CHO and BHK cells which overexpress either wild-type rab5 or rab5:Q79L, a constitutively active rab5 mutant, develop enlarged cytoplasmic vesicles that exhibit many characteristics of early endosomes including immunoreactivity for rab5 and transferrin receptor. Time-lapse video microscopy shows the enlarged endosomes arise primarily by fusion of smaller vesicles. These fusion events occur mostly by a ‘bridge’ fusion mechanism in which the initial opening between vesicles does not expand; instead, membrane flows slowly and continuously from the smaller to the larger endosome in the fusing pair, through a narrow, barely perceptible membranous ‘bridge’ between them. The unique aspect of rab5 mediated ‘bridge’ fusion is the persistence of a tight constriction at the site where vesicles merge and we hypothesize that this constriction results from the relatively slow disassembly of a putative docking/fusion complex. To determine the relation of rab5 to the fusion ‘bridge’, we used confocal fluorescence microscopy to monitor endosome fusion in cells overexpressing GFP-rab5 fusion proteins. Vesicle docking in these cells is accompanied by recruitment of the GFP-rab5 into a brightly fluorescent spot in the ‘bridge’ region between fusing vesicles that persists throughout the entire length of the fusion event and which often persist for minutes following endosome fusion. Other endosomal membrane markers, including FM4-64, are not concentrated in fusion ‘bridges’. These results support the idea that the GFP-rab5 spots represent the localized accumulation of GFP-rab5 between fusing endosomes and not simply overlap of adjacent membranes. The idea that the GFP-rab5 spots do not represent membrane overlap is further supported by experiments using photobleaching techniques and confocal imaging which show that GFP-rab5 localized in spots between fusion couplets is resistant to diffusion while GFP-rab5 on endosomal membranes away from these spots rapidly diffuses with a rate constant of about 1.0 (+/-0.3) x10(-)(9)cm(2)/second.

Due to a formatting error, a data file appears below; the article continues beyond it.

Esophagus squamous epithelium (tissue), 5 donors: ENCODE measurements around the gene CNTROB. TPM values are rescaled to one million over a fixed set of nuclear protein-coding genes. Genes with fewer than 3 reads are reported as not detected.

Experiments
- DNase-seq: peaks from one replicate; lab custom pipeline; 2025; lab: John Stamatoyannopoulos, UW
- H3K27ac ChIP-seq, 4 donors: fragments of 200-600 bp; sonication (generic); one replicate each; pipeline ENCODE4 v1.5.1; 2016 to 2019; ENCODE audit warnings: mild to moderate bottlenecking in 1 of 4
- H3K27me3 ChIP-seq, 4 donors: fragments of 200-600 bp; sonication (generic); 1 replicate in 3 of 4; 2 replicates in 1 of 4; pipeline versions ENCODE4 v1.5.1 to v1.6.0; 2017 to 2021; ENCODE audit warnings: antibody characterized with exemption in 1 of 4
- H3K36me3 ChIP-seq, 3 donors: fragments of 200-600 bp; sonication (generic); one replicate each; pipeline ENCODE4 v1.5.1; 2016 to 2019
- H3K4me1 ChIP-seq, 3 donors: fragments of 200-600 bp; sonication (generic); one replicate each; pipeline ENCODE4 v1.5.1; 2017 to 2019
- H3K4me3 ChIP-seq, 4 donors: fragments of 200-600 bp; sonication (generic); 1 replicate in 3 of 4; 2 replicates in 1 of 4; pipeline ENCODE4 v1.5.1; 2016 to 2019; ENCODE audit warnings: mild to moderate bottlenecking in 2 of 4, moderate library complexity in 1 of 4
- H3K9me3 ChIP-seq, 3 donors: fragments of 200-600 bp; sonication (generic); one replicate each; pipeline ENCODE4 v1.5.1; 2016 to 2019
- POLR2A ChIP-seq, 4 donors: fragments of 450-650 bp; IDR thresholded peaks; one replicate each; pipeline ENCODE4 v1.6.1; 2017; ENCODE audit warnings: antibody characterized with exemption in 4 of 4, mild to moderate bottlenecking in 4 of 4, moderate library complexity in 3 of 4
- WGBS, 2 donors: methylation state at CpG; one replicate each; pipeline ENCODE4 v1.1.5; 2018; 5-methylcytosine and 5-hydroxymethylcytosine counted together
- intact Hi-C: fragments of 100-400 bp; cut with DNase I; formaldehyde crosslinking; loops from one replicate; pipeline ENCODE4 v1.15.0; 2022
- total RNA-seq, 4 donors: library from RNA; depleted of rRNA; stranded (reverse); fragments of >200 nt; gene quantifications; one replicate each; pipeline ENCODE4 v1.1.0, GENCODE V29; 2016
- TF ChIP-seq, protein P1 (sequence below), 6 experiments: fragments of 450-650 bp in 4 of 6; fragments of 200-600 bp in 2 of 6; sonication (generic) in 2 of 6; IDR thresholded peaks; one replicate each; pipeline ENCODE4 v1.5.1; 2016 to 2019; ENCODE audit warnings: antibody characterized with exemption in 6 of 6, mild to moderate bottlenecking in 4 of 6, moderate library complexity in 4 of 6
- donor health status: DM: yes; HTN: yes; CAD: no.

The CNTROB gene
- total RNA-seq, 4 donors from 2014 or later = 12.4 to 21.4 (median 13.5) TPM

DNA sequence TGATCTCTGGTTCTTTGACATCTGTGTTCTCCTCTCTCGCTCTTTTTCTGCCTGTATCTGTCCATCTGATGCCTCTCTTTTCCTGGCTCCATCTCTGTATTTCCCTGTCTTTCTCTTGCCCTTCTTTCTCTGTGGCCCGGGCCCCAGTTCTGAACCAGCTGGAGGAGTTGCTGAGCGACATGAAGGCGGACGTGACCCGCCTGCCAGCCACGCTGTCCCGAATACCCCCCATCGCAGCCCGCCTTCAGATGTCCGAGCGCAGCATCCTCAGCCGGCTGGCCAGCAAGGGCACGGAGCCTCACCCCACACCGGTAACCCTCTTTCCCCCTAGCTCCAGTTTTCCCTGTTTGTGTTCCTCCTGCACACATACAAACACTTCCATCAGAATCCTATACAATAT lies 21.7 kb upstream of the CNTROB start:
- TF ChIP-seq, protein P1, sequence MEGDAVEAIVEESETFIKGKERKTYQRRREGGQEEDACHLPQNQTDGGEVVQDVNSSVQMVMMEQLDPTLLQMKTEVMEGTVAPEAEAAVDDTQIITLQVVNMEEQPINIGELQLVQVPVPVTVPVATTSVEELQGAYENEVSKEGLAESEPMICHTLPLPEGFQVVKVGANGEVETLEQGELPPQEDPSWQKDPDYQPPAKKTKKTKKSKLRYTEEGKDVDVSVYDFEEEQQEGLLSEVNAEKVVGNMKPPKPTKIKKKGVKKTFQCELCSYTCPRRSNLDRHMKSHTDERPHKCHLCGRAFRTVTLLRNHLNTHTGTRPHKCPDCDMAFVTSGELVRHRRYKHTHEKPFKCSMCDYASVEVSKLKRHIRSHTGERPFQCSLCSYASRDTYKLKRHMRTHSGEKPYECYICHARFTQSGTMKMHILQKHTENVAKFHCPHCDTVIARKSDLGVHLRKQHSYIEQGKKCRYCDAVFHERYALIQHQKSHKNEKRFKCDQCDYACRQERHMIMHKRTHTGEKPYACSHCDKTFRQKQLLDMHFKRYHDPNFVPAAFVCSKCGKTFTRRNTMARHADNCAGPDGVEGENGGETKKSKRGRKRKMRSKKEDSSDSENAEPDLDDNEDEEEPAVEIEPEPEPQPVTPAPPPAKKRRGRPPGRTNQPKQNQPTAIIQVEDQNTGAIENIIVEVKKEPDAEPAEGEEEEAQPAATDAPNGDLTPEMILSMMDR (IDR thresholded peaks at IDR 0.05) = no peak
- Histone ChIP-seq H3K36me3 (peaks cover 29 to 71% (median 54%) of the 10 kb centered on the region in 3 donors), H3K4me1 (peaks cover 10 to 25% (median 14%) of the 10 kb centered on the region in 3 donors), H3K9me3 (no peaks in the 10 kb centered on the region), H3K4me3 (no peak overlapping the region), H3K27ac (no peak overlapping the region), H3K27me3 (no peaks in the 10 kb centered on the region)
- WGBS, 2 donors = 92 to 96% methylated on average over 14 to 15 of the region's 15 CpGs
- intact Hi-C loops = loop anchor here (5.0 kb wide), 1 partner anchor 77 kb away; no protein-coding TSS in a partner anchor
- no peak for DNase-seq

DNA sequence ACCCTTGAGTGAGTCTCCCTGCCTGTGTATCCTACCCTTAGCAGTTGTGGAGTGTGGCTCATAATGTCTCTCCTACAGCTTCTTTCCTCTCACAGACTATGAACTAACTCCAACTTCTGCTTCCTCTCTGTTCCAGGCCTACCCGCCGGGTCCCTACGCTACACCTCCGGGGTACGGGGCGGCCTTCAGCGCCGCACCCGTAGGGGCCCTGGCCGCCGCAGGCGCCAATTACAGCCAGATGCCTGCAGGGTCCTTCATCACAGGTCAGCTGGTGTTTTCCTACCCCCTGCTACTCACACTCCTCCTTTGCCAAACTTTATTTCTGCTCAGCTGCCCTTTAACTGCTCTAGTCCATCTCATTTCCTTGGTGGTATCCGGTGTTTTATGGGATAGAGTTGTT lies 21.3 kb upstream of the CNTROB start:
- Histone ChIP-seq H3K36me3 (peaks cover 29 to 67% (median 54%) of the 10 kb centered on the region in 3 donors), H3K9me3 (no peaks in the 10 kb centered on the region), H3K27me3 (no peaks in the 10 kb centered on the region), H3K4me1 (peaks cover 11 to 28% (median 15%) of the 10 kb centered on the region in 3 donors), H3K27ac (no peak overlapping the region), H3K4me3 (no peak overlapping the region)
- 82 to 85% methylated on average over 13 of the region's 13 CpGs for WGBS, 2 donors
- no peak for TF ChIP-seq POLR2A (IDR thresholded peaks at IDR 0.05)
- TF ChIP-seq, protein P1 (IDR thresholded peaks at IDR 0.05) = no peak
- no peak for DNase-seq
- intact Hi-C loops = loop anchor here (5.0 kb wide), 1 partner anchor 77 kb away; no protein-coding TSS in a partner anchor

- © 1999 by Company of Biologists